HOLTVILLE — The day the Easter earthquake struck in 2010 was a long one for water plant operator Ricardo Ruiz.
He had to stay at the plant for two days, Ruiz said. Luckily, a new water tank had just come online.
Otherwise, the city could have been left without water as the earthquake severely damaged a 1.5-million storage tank, Ruiz said.
In fact, the damage was so severe that the tank had to be demolished a few months later. And since then, the city has faced various fines over its water quality.
So Monday’s ground-breaking for the new water tank means not only water safety in times of emergency, but also water quality safety for resident.
“We can live without fear of loss of water,” said Mayor Jerry Brittsan moments after the council and staff used golden shovels to pick up some dirt and thus mark the first day of construction.
The new 1.5 million water tank will also have a UV disinfection system that will reduce the city’s chemical input, said City Manager Alex Meyerhoff.
The tank is expected to be finished in September, he said, but expected to come online in October.
And when this happens the city will have more storage capacity and be more resilient in case of emergencies, according to Ruiz, as both water tanks will be operating simultaneously.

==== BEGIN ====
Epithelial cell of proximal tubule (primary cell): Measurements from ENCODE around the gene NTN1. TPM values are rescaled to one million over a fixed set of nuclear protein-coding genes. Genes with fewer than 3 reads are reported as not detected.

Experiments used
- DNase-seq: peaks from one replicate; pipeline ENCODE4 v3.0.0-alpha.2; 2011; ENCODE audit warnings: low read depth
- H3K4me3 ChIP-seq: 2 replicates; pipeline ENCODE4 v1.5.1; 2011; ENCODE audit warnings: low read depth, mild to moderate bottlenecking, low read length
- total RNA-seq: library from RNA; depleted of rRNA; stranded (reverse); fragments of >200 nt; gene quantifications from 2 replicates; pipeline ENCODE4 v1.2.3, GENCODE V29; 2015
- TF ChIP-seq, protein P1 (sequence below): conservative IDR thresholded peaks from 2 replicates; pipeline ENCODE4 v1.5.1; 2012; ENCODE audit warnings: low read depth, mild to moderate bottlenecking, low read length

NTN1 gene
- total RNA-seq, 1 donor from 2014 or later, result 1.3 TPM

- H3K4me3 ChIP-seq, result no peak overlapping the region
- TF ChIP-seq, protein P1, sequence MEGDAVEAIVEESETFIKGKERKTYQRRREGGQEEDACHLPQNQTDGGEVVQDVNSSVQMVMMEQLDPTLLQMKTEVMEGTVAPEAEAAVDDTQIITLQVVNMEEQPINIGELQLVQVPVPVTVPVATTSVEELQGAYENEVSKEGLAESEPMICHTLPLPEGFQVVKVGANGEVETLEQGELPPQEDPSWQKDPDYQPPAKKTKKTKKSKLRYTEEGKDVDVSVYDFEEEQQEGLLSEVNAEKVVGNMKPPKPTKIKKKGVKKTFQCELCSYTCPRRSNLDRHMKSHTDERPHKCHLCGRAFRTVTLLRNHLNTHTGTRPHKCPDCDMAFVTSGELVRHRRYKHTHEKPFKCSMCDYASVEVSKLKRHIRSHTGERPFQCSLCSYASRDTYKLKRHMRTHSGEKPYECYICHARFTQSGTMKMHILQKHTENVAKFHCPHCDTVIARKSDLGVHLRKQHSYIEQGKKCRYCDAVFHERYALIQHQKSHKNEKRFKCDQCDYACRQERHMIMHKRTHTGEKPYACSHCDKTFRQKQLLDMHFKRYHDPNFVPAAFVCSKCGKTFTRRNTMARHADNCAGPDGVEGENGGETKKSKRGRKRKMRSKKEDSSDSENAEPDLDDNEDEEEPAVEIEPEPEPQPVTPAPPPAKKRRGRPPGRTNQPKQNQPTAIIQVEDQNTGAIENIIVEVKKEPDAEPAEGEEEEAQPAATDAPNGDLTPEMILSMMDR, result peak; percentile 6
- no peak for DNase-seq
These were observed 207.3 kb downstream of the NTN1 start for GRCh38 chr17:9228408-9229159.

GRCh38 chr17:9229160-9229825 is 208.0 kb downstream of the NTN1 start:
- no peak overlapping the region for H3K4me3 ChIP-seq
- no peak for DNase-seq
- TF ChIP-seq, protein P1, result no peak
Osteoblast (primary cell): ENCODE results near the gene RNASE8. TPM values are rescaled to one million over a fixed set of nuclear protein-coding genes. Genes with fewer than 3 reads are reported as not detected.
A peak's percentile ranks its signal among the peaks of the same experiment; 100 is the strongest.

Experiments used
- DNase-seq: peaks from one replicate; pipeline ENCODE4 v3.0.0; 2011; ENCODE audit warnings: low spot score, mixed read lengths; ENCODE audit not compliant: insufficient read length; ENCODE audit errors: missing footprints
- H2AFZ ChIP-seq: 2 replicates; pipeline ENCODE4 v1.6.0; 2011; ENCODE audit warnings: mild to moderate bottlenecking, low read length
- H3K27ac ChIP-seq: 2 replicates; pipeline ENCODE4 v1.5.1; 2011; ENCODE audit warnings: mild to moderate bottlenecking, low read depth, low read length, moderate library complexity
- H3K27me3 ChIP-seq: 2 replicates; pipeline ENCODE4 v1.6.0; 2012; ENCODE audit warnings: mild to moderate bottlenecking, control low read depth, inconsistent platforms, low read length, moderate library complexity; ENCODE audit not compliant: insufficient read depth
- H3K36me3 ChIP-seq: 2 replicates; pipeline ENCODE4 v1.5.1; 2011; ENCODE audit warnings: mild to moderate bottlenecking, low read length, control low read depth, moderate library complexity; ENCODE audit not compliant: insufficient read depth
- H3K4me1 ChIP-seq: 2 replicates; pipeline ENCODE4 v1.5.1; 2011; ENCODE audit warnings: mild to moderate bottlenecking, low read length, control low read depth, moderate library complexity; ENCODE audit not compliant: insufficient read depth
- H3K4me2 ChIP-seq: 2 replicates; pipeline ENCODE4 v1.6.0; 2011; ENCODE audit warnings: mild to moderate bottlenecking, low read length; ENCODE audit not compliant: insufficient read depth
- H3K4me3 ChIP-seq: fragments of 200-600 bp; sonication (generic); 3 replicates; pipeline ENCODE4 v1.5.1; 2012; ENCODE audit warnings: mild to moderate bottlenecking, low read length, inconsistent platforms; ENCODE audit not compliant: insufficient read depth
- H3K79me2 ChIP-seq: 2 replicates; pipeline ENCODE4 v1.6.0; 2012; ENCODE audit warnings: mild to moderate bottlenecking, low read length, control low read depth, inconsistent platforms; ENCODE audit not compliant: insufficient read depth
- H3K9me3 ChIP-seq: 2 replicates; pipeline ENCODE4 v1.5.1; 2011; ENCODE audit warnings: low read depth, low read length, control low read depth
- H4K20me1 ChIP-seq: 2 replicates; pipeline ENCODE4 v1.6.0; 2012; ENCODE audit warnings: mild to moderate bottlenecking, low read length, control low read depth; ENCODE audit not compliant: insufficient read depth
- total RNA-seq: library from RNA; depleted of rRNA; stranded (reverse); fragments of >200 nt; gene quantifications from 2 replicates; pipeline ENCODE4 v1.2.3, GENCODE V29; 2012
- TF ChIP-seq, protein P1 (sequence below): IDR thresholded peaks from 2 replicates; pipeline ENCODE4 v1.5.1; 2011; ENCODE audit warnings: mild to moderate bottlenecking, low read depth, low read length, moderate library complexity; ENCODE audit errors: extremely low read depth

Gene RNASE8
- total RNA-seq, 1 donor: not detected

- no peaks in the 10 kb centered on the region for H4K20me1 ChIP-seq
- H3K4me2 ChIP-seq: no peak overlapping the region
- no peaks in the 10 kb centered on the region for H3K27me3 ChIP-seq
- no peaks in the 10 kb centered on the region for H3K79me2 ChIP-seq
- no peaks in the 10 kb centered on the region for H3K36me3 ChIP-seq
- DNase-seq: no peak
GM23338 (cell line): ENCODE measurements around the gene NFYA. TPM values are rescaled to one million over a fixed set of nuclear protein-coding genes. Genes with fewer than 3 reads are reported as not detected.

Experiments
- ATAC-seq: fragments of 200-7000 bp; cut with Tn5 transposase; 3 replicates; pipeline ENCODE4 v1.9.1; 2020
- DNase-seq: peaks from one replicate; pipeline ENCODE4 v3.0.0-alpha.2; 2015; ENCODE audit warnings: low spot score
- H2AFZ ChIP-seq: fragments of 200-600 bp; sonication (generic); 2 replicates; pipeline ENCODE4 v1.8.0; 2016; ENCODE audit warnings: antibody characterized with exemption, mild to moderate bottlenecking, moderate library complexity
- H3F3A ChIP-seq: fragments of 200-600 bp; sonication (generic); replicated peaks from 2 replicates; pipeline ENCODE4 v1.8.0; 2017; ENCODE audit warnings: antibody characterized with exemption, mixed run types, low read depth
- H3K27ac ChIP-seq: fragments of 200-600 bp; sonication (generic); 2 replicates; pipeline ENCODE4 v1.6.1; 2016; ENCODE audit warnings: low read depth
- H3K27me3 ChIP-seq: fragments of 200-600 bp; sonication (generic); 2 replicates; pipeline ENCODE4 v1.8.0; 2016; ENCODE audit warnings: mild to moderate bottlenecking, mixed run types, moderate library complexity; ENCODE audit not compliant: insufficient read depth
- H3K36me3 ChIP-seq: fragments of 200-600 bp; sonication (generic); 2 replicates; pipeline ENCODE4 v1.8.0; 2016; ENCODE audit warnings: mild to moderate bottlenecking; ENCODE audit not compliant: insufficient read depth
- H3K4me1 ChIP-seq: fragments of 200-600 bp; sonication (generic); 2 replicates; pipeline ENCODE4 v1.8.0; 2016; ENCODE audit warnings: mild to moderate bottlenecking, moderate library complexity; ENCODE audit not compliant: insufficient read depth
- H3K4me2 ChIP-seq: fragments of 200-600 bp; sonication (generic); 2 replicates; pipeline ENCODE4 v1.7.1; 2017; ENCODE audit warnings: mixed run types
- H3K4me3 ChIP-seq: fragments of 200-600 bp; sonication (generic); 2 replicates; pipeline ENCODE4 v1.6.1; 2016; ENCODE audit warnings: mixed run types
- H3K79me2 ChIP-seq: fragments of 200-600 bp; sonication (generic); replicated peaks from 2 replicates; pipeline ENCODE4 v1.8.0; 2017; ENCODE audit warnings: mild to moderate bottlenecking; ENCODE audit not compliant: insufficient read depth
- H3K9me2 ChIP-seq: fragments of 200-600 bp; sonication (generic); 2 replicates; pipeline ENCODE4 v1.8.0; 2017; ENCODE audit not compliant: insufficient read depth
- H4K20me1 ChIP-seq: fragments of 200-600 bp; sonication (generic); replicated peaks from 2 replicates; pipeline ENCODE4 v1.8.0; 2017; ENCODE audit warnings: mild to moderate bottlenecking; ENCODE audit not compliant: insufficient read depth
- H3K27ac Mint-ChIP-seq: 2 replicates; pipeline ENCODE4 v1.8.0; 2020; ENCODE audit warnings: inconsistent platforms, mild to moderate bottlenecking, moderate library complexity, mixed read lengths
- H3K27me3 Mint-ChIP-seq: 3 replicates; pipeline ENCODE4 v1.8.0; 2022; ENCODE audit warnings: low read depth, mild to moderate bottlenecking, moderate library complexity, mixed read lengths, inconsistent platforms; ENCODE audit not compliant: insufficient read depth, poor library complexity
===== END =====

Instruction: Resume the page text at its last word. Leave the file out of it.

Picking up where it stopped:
But the job of the council is not yet over with regard to the roughly $2.7 million project funded by the Federal Emergency Management Agency.
Monday, the council awarded the bid for the project’s geotechnical services to LandMark Geo-Engineers and Geologists.
The contract worth about $16,000 will be used to test material and observe site earthwork, reservoir excavation and reservoir soil foundation, according to a report to the council.
Staff Writer Alejandro Davila can be reached at 760-337-3445 or firstname.lastname@example.org
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